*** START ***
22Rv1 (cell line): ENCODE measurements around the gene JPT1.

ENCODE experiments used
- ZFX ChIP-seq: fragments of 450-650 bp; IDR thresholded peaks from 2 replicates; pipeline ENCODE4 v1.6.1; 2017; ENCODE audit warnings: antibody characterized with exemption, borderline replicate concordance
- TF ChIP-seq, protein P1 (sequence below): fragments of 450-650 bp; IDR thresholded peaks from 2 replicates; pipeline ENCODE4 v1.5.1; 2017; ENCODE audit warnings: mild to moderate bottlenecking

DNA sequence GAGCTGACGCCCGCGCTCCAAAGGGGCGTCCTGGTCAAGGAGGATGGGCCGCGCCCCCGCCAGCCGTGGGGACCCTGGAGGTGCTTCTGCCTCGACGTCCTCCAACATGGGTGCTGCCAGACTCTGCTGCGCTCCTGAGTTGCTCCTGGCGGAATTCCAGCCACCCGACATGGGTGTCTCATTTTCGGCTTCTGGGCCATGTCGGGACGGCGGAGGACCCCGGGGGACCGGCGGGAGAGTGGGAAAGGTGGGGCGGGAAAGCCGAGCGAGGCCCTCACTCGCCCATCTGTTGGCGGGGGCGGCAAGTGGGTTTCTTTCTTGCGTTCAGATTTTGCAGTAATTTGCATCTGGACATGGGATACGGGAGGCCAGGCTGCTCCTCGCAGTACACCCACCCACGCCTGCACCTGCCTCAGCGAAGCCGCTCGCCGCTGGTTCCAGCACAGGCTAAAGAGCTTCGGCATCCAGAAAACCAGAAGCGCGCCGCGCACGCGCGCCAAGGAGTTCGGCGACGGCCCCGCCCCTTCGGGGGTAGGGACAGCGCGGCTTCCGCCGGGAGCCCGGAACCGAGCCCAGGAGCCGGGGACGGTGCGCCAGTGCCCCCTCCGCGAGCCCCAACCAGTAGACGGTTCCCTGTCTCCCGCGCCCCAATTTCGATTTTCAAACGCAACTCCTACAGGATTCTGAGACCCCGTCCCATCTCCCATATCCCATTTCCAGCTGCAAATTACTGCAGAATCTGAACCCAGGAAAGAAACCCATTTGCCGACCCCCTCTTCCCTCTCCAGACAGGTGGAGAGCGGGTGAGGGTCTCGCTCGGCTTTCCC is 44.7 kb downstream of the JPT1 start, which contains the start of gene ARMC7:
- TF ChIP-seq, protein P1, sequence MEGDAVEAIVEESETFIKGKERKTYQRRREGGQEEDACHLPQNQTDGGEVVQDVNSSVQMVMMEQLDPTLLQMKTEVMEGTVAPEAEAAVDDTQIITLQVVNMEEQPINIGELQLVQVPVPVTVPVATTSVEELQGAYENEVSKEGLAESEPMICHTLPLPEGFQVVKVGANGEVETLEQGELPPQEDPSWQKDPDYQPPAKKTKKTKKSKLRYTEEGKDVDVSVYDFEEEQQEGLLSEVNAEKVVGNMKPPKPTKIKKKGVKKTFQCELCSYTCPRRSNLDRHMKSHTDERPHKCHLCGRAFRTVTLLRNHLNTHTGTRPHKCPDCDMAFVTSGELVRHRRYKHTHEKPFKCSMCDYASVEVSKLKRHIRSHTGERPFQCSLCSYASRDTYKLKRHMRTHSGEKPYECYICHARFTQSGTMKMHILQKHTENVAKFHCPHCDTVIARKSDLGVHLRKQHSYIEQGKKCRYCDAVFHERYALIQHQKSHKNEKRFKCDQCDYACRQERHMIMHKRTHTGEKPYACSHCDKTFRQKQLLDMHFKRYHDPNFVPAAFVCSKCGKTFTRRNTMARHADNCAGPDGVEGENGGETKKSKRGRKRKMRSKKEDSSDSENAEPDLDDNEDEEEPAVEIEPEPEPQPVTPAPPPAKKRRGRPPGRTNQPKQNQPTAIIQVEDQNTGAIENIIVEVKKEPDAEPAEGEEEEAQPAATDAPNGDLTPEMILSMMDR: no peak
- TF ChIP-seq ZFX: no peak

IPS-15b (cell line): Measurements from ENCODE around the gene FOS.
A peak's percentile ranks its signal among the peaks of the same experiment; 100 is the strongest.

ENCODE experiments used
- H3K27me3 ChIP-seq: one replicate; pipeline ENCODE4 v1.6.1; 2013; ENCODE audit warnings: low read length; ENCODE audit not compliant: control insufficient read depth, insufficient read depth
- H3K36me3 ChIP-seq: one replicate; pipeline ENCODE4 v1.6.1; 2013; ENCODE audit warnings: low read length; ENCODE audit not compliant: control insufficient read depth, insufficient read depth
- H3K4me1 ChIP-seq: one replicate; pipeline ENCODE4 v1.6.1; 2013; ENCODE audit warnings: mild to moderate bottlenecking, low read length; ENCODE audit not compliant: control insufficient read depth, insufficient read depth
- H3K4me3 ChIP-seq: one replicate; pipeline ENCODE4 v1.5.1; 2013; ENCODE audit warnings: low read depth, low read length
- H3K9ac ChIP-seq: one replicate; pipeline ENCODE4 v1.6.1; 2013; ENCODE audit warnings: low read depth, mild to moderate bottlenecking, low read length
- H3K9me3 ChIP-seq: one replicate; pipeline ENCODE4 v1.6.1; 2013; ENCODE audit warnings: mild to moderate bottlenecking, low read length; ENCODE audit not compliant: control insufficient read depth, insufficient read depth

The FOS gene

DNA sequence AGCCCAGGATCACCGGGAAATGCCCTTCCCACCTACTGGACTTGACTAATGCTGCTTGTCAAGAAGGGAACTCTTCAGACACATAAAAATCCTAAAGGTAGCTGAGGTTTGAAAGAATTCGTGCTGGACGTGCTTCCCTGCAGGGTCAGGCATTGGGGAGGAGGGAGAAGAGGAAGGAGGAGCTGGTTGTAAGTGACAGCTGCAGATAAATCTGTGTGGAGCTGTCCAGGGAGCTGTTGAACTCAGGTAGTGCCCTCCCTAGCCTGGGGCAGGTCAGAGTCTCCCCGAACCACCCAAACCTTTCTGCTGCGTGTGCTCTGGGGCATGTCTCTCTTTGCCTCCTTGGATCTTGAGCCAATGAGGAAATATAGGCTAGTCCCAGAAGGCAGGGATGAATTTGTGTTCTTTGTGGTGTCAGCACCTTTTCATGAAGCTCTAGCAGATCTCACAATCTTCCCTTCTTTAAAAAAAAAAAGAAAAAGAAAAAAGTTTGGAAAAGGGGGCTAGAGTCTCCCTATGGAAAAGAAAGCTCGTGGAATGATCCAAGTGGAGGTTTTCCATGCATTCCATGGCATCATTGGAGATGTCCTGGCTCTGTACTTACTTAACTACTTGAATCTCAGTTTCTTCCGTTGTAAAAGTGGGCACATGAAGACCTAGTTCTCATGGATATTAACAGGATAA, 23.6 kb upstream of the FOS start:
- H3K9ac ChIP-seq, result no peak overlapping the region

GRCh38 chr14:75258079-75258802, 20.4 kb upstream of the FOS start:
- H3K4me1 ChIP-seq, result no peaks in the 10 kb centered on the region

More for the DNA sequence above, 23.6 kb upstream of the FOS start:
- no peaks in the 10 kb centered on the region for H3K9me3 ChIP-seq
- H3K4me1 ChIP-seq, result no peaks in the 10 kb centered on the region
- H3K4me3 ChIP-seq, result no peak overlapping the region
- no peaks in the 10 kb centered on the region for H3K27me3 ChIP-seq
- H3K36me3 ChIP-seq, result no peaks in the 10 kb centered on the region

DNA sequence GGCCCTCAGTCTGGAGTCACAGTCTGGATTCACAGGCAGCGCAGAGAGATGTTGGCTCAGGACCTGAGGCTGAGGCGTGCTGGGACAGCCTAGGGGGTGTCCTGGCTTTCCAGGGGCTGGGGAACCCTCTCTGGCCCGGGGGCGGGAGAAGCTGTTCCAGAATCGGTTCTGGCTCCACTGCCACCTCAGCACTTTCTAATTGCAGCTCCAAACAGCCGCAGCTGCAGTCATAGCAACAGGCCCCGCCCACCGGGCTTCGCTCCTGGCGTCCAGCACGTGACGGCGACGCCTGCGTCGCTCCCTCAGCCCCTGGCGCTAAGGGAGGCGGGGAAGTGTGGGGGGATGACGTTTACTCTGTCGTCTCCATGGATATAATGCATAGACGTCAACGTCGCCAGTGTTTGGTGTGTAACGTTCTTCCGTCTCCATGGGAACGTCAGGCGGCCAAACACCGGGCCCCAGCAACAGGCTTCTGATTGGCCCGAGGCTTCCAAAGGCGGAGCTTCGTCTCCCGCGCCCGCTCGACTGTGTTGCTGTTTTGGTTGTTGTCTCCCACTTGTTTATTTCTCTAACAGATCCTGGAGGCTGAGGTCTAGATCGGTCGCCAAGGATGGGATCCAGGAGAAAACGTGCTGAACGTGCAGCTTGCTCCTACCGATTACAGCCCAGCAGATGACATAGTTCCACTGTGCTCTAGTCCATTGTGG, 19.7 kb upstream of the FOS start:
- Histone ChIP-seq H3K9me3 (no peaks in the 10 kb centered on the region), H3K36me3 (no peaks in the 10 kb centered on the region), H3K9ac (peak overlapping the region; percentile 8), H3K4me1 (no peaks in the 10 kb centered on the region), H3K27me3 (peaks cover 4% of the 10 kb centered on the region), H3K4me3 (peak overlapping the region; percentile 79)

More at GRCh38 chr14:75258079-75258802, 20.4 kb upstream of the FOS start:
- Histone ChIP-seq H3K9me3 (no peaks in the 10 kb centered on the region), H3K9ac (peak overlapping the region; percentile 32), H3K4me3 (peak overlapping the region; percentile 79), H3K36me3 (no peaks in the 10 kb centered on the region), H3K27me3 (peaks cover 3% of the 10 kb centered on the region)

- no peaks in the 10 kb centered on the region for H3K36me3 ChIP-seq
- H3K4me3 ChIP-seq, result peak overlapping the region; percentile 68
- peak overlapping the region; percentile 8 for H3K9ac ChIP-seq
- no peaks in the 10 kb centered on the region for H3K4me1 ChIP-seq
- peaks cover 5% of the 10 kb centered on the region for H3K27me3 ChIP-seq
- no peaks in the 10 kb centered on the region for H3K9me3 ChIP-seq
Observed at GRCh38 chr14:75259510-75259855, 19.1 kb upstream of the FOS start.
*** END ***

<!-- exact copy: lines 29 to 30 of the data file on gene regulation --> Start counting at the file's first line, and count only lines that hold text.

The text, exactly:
- Histone ChIP-seq H3K9me3 (no peaks in the 10 kb centered on the region), H3K36me3 (no peaks in the 10 kb centered on the region), H3K9ac (peak overlapping the region; percentile 8), H3K4me1 (no peaks in the 10 kb centered on the region), H3K27me3 (peaks cover 4% of the 10 kb centered on the region), H3K4me3 (peak overlapping the region; percentile 79)

More at GRCh38 chr14:75258079-75258802, 20.4 kb upstream of the FOS start: